Omer Eiferman is CEO of Cellrox, a startup that provides a solution that makes it easy for corporate IT departments to adopt mobile devices.
BYOD is here to stay. If you do not agree, I suggest you stop reading this post and move on.
IT departments still face a huge challenge for addressing the fact that employees already use their own devices, which include private information, content, and unknown applications — which could include malware.
With nearly 70 percent of smartphone-owning professionals using a personal device to access corporate data, according to Ovum Research, the BYOD trend is no longer something to be ignored. The needs seem simple: IT requires security and compliance, and employees require freedom and privacy.
These days, mobile virtualization is certainly becoming a valid option due to the fact that it allows users to separate the work and private environments (a.k.a. personas) and enforce different policies for each, sort of like having two phones on one device.
Still, mobile virtualization faces some challenges in becoming valid for mobile users. The market, as well as the workforce, needs to be aware of such challenges.
Make it great
I believe that a great mobile virtualization solution should:
- Preserve the device’s native performance (graphic, battery, CPU) on all personas and not only on the private persona.
- Preserve the native user-experience by allowing notifications, smart switching, links and sharing (when permitted), and the same look and feel for all personas.
- Support more than two personas.
Users can benefit from personas for their kids or for gaming and social networks in addition to their business and private personas. Why limit them to just two?
Current mobile virtualization solutions are sluggish, and sometimes can only host an older version of the operating system. This leads to a bad user experience, and limits the phone to two personas. Plus, running a full, extra operating system will consume more energy than only using one and will drain the battery life.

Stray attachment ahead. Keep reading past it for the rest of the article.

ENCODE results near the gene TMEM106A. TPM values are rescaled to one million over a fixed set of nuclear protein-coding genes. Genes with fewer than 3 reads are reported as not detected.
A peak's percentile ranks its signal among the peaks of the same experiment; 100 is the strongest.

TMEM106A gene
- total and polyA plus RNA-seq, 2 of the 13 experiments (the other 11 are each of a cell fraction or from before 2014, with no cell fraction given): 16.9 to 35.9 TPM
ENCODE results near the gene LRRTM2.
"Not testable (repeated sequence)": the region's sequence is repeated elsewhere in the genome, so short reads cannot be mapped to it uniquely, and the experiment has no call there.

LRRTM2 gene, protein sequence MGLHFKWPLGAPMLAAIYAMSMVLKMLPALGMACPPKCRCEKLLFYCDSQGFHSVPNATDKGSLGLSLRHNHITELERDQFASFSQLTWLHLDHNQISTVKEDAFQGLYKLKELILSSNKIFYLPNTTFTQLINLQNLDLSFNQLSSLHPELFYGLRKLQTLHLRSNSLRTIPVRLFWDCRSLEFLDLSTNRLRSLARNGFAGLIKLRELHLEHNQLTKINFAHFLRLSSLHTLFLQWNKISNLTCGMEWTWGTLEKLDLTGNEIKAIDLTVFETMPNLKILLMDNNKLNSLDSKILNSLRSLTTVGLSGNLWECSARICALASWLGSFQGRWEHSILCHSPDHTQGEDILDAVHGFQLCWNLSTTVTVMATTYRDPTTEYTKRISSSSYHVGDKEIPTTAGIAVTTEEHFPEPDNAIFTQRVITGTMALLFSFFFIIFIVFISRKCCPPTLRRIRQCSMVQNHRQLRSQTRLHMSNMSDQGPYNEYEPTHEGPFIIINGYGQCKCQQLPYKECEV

Containers and application wrappers
Containers require re-compilations of the apps with a special software development kit, which enterprises try to avoid. This may work for home grown applications But in other cases, how would the IT get the application code?
You cannot wrap any application, especially the native ones (email, calendar) or the apps that need direct hardware access (phone dialer, intense graphics using a graphics processing unit).
You cannot wrap third party apps unless you strike a deal with the vendors, and enterprises can’t take full advantage of the app selection in the market. As a result, users are requested to use non-native apps, and the solutions are not as intuitive.
Users need these real challenges to be solved in a way that puts them as a high priority. Mobile virtualization can fix it if it is designed and built for mobile from the ground up and addresses all of the issues mentioned above.
Mobile users are more sensitive to performance and usability than PC users. The optimal solution combines virtualization that brings full separation with mechanisms that maintain the native user experience without compromising performance. These are key to successful and easy-to-use mobile virtualization.
Omer Eiferman is CEO of Cellrox, a startup that provides a solution that makes it easy for corporate IT departments to adopt mobile devices. Prior to joining Cellrox Omer was the CEO of Salio, a nanotechnology company, for 6 years. He worked as a partner at Heinemann & Co, a New York-based M&A Investment Bank where he focused on identifying strategic partnering options for early stage technology companies, including merger and acquisition opportunities as well as OEM and distribution partnerships. Omer has served in a variety of marketing, development and product management roles in technology companies.
Top image courtesy of igor1308, Shutterstock
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